One of the most firmly planted myths in U.S. “history” is that the Boston Tea Party was a revolt against Big-Guvment Socialistic Taxes. Hartmann explains that a larger factor than resentment of taxes was resentment of tax cuts for the world’s largest corporation, the British East India Company, which was given a monopoly over much of the trade by the colonies. This corporation’s stock was largely owned by the British royal family and top officials. It lobbied Parliament to ban the manufacture of many products in the colonies (such as clothing — which is why there were Gandhian campaigns to manufacture clothing before the U.S. revolution was perverted into violence, and long before Gandhi came around — see Resistance, Politics, and the American Struggle for Independence, 1765-1775, by Gene Sharp and David Toscano). Only this one corporation could sell tea wholesale in the colonies. In 1773, the British East India Company, breaking ground for Amazon and ExxonMobil, was given a larger monopoly and the right to pay no taxes on tea sold in the colonies. Smaller tea dealers went the way of Wal-Mart towns. This created the rage that led to dumping the tea into Boston Harbor — a mass-organized Occupyesque open-mic small-d democratic campaign not controlled by Sam Adams or any other leader — see Founding Myths: Stories That Hide Our Patriotic Past by Ray Raphael.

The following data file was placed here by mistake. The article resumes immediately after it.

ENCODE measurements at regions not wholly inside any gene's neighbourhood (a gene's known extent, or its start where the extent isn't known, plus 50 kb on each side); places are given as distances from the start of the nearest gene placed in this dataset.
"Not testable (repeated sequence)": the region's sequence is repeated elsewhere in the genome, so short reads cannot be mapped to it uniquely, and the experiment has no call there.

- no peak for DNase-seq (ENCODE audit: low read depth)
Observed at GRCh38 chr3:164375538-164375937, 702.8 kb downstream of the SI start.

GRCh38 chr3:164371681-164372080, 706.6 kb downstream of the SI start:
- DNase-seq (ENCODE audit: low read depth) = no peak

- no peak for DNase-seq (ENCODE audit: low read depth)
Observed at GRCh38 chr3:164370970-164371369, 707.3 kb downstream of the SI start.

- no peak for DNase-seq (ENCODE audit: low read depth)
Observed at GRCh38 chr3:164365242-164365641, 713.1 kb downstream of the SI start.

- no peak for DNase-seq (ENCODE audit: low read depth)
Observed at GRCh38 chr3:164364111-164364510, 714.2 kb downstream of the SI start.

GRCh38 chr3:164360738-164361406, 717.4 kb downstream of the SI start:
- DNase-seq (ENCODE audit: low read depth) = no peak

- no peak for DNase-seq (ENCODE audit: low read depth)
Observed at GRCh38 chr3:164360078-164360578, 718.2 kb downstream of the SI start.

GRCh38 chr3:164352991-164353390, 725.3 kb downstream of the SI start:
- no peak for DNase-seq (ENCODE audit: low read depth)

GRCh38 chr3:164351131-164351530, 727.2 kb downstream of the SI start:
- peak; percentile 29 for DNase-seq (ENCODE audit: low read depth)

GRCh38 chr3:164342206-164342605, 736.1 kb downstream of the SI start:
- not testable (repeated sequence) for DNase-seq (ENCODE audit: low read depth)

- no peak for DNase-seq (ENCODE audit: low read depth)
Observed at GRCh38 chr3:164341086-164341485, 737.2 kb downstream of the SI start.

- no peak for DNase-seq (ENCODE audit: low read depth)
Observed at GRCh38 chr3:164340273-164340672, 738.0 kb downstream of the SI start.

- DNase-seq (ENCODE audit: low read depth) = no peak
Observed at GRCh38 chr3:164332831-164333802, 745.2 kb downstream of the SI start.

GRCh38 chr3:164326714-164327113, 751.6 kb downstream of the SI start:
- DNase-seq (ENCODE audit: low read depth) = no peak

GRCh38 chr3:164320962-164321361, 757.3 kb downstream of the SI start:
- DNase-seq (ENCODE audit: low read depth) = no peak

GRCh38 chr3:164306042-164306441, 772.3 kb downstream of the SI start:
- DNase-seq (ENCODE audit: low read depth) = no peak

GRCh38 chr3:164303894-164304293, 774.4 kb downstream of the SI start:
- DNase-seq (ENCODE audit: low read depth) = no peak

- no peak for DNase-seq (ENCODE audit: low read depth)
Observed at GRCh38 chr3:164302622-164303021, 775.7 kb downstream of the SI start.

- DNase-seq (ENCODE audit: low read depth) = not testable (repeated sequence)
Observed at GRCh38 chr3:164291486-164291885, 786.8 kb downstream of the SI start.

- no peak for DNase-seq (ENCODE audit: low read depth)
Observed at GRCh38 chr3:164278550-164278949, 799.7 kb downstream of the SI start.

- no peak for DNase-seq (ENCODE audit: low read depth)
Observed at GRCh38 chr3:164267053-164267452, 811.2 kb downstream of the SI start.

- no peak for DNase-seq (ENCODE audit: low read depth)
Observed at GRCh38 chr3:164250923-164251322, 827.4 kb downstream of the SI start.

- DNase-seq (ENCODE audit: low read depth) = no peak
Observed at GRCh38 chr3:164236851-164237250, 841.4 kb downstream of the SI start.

Hartmann’s hero, my slave-owning imperialist genocidal neighbor, Tom Jefferson had a decent understanding of the dangers. Restrictions on monopolies was the one thing he wanted in the Bill of Rights that didn’t make it in there. Mickey Mouse has had a more mickeymousian understanding, and copyrights have been stretched and stretched to suit him and Disney. In 1790 copyrights were 14 years, with a possible 14-year renewal if an actual homo sapiens responsible for the creation was still alive. These numbers were doubled in 1831 and 1909 to 28 plus 28. In 1984, before Mickey could expire, Congress upped it to a creator’s lifetime plus 50 and allowing non-human corporations to renew copyrights for 75 years. In 1998 Congress made corporate owned copyrights 95 years from first publication or 120 from creation. Mickey now has until 2023, and Hartmann predicts a new law will soon extend that.